Fourplay - Aural Fourplay
Author: Jane Stabler
Sunday, 9 December 2007
There are a few similarities between Fourplay and the ‘other’ type of Foreplay. Both involve the bringing togetherof things that at first you may not think would necessarily work. But above allelse, both are a lot of fun, and seem to gather more fans as more people tryit. Fans such as 3D’s Jane Stabler.
FourPlay, ofcourse, has four people involved, whereas only the very lucky amongst us canclaim that number for the other type. One of the quartet, Peter Hollo, admitsthat the foursome do actually get along as well as you would hope a band namedFourPlay would. “The way wework these days is that we have a lot of different commitments,” Hollo reveals.“So we tour in spurts, and it’s really exciting to have a clump of gigs comingup and see each other. We manage to get along pretty well.” FourPlay havemade a name for themselves creating sounds you wouldn’t expect to come from theclassical instruments that they play. Their unusual approach to theirinstruments, and their defiance against adhering to any particular genre hasalso made them difficult to describe. Without experiencing the group foryourself, it is hard to put into words what this foursome manage to achieve,and Hollo agrees that many FourPlay first timers are surprised by their uniquesound.“What we’retrying to do is translate other genres to the instruments we play.” Holloexplains. “We started off being interested in indie rock and we didn’t evenwant to do anything revolutionary, they were just the instruments we played. Welisten to a lot of electronic, so we play a lot of different genres, whetherit’s dub or drum n bass and other stuff we listen to. We use all sorts ofeffects and I don’t really know any other group that approaches it like that.”FourPlay’soutdoor appearance at the Sydney Festival will undoubtedly add to their growinglegion of fans. In the same way the music they play isn’t synonymous withclassical instruments, neither are outdoor gigs and Hollo reveals that atraditional setting for their live shows is now much less of a norm. “In a way we’reused to [less conventional venues] and it’s rare occasions we play with aclassical group, that’s the weird context,” he says. “As soon as we came upwith the FourPlay idea and played in a pub it was a real thrill. One of thereally exciting things is the immediate connection with an audience who [unlikeaudiences in grand venues] aren’t scared to show their enthusiasm.”WHO: FourPlay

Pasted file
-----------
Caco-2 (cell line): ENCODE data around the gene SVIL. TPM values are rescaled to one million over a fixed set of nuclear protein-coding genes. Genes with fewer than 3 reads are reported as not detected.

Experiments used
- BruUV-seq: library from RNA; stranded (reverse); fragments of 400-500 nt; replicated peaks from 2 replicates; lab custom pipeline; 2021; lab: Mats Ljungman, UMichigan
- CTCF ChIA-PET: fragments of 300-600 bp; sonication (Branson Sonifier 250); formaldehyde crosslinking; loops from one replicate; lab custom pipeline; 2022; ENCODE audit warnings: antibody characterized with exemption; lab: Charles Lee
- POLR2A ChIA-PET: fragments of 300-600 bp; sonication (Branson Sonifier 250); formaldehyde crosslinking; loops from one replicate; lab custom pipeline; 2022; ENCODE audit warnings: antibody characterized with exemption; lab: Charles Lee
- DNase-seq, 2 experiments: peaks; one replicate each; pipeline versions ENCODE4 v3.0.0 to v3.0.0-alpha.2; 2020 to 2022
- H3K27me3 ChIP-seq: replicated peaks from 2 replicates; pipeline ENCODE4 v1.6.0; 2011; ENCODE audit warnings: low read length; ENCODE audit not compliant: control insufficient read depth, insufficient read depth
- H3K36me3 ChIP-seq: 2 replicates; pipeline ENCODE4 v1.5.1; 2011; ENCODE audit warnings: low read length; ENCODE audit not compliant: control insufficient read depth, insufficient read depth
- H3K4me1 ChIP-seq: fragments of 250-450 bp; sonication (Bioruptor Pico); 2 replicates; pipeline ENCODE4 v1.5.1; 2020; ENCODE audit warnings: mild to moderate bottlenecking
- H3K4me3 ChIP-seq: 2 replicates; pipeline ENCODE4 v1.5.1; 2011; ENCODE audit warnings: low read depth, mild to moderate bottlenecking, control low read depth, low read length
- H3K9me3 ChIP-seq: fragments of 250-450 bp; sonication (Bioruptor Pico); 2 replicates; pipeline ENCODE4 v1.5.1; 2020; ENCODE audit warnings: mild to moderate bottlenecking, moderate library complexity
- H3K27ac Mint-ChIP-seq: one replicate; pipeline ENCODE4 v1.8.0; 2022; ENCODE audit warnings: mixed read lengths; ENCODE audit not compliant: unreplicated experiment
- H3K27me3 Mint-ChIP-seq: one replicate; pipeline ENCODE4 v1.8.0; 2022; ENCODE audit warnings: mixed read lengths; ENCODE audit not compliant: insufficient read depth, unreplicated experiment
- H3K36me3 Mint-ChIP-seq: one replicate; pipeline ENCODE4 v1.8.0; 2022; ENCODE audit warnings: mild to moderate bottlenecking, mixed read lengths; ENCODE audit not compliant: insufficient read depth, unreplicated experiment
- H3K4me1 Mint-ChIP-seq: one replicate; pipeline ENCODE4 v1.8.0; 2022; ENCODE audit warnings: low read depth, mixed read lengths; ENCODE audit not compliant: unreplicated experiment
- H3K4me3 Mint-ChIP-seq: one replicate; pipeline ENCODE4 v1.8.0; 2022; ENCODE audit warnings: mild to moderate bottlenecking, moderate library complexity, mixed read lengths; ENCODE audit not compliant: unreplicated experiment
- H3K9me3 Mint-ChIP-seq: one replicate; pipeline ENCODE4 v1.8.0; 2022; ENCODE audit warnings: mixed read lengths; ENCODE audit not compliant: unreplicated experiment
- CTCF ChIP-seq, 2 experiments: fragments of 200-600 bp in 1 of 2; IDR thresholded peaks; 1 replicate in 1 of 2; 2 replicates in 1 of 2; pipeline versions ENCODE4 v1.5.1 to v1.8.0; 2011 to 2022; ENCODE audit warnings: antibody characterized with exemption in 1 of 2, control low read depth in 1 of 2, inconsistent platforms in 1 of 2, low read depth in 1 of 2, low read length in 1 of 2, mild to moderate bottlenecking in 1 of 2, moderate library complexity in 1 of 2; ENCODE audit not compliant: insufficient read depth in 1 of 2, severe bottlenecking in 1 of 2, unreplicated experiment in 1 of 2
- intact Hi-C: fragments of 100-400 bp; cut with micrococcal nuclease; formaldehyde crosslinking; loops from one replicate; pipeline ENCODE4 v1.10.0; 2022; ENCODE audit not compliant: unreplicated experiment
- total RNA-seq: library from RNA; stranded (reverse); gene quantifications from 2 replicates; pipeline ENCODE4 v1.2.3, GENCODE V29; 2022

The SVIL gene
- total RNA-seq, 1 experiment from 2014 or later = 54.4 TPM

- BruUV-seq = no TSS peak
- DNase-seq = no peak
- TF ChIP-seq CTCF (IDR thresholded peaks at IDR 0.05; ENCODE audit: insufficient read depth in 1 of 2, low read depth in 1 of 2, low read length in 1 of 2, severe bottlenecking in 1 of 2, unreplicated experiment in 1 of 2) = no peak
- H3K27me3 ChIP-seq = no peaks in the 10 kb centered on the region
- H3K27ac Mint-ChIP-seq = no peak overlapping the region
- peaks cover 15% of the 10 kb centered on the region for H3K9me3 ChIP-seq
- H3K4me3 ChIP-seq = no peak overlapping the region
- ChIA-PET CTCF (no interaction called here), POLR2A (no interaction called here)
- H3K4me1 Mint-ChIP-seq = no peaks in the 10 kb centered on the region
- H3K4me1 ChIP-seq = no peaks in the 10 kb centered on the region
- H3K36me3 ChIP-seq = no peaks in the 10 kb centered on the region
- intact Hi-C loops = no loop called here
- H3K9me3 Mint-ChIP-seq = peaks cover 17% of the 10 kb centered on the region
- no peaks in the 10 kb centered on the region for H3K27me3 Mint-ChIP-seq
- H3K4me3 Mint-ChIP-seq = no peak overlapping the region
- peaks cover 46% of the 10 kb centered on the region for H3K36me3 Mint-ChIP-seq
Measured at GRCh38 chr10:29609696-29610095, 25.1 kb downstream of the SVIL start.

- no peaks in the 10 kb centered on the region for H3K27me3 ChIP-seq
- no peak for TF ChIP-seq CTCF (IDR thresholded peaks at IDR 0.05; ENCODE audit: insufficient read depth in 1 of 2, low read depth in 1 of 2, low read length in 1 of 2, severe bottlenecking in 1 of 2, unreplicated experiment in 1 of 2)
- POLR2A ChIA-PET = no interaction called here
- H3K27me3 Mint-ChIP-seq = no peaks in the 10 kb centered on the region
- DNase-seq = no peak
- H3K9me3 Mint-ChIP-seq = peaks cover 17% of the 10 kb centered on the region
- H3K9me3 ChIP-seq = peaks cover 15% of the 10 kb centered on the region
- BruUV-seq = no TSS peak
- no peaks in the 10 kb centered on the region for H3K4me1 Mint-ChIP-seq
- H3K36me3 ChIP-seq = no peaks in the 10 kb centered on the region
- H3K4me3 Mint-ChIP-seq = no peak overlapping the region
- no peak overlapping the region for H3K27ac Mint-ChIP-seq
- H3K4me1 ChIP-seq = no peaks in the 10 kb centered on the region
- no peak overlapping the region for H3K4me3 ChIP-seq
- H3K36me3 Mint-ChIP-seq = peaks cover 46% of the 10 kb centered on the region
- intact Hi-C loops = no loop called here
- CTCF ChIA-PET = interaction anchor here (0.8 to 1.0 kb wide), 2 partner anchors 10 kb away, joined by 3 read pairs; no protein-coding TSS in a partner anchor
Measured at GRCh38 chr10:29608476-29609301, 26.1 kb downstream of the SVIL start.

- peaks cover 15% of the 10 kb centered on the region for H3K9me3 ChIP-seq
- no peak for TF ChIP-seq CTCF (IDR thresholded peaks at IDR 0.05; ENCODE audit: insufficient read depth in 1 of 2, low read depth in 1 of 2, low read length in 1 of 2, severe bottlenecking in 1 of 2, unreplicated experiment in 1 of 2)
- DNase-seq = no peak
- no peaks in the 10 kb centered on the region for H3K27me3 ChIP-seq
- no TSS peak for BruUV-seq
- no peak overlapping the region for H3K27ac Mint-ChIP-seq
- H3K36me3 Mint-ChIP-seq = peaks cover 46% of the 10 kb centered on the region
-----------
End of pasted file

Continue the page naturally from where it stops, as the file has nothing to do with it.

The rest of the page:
WHAT: Play the Famous Spiegeltent at Sydney Festival
WHEN: 10 – 12 January